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Biochemistry. 2002 Apr 9;41(14):4724-32.

Identification of proline residues responsible for the slow folding kinetics in pectate lyase C by mutagenesis.

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Department of Biochemistry and Molecular Biology, Colorado State University, Fort Collins, Colorado 80523, USA.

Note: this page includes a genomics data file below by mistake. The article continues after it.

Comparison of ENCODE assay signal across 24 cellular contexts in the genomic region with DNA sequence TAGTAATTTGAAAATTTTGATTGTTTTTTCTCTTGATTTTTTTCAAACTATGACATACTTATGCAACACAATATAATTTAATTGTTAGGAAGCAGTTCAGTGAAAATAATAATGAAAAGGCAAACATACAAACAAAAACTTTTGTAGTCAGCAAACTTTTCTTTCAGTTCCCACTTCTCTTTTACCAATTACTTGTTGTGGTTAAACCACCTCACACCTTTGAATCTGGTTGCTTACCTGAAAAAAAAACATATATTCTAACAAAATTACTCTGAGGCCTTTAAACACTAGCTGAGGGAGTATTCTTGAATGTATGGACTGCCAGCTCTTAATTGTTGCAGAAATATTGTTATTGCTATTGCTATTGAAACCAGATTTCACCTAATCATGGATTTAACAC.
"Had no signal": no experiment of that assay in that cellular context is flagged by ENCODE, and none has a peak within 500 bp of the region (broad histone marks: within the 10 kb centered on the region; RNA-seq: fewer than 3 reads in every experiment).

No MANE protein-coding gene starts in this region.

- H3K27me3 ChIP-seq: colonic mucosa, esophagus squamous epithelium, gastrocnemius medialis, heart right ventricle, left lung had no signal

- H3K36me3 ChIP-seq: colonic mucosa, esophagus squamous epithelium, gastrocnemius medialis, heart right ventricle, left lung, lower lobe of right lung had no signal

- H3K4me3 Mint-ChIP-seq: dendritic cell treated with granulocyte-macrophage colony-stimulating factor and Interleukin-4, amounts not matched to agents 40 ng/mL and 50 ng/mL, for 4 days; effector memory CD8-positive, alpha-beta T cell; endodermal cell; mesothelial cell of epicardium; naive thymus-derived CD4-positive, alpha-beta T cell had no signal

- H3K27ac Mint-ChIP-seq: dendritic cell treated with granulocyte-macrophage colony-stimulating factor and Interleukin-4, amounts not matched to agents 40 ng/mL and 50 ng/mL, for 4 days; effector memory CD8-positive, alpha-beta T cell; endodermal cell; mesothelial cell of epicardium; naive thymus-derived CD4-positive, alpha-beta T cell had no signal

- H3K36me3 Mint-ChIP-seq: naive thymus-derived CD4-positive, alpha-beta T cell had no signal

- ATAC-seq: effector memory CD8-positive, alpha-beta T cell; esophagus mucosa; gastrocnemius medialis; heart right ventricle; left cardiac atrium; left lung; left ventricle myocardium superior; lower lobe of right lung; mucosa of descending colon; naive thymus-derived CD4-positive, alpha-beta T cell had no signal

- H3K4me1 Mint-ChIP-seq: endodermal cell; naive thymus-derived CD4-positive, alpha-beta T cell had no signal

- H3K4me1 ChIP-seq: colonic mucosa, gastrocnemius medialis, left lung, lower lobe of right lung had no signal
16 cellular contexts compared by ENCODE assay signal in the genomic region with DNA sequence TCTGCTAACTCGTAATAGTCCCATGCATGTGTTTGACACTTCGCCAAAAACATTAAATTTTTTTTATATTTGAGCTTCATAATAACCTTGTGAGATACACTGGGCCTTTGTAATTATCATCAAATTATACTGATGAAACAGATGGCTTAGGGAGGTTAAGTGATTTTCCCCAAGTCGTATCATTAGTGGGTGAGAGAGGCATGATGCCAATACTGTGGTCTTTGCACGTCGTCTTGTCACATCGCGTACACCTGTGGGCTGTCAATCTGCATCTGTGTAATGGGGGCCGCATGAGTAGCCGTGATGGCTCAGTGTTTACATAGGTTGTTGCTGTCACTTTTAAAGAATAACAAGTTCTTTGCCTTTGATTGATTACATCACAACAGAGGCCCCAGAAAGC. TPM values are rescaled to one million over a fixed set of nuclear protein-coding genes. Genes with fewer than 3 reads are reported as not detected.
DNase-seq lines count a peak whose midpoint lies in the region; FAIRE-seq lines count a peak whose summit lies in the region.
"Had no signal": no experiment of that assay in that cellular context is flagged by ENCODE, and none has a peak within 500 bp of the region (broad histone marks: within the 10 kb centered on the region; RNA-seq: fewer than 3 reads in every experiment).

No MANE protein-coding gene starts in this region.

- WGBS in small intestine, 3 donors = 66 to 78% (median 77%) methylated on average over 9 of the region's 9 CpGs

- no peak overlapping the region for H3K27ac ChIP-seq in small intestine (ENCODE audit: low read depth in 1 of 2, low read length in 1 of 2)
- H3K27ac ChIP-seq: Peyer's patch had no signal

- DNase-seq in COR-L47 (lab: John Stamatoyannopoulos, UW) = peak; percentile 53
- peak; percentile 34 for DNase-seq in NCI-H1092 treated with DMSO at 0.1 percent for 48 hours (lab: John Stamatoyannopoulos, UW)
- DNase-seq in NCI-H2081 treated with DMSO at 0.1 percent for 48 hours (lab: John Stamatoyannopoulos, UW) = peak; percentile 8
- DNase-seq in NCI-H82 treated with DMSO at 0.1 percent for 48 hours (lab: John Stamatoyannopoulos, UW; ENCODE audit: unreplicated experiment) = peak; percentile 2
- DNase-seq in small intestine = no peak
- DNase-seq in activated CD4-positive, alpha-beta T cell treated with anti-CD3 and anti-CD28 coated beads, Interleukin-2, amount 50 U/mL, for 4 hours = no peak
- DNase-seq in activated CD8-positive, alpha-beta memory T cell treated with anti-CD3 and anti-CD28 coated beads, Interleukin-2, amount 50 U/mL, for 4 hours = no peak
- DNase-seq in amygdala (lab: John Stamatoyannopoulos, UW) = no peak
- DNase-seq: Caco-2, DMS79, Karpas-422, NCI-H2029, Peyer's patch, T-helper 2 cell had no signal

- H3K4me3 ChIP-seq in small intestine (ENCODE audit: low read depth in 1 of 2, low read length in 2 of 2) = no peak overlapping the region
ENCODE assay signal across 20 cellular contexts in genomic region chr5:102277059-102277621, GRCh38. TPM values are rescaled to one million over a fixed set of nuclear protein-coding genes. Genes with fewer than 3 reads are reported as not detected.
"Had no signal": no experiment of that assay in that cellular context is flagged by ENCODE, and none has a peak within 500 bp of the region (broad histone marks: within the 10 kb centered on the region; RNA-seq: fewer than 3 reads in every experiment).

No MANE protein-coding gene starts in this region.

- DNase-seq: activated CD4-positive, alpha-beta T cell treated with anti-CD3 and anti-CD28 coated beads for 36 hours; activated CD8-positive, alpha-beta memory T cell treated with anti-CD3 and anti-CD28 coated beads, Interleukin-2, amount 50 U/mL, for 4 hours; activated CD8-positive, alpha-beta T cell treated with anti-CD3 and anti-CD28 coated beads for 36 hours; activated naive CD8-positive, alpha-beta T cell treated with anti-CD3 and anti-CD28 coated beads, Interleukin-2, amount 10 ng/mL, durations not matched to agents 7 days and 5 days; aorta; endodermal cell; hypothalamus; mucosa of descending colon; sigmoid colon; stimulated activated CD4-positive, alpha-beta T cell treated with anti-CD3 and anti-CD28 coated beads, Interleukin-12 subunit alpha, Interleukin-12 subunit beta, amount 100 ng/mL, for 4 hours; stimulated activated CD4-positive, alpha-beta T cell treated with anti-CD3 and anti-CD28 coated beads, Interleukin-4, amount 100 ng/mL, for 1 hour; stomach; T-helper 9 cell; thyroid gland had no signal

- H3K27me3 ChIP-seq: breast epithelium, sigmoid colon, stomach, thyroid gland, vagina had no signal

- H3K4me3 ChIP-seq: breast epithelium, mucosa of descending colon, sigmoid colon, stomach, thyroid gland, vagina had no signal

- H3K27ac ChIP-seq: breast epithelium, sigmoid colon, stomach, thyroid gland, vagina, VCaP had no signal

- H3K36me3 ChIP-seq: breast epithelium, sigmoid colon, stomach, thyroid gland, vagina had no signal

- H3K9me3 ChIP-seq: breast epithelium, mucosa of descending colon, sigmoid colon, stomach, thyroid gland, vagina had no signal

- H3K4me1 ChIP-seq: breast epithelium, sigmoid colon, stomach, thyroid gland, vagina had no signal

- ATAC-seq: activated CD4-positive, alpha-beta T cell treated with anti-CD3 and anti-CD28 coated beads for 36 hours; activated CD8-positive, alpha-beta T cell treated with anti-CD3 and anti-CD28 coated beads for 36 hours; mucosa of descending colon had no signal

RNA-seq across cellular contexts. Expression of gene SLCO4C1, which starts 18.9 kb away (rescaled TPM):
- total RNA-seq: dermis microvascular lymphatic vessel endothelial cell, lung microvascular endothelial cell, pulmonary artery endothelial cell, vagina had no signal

The folding mechanism of pectate lyase C (pelC) involves two slow phases that have been attributed to proline isomerization. To have a more detailed and complete understanding of the folding mechanism, experiments have been carried out to identify the prolyl-peptide bonds responsible for the slow kinetics. Site-directed mutagenesis has been used to mutate each of the prolines in pelC to alanine or valine. It has been determined that isomerization of the Leu219-Pro220 peptide bond is responsible for the slowest folding phase observed. The mutant P220A shows kinetic behavior that is identical to the wild-type protein except that the 46-s phase is eliminated. The Leu219-Pro220 peptide bond is cis in the native enzyme. An analysis of the free energy of unfolding of this mutant indicates that the mutation destabilizes the protein by about 4 kcal/mol. However, it appears that the major refolding pathways are unaltered. Further mutations were carried out in order to assign the peptide bond responsible for the 21-s folding phase in pelC. Mutation of the remaining 11 prolines, which are trans in the native enzyme, resulted in no significant changes in the kinetic folding behavior. The conclusion from these experiments is that the 21-s phase involves isomerization of more than one prolyl-peptide bond with similar activation energies.

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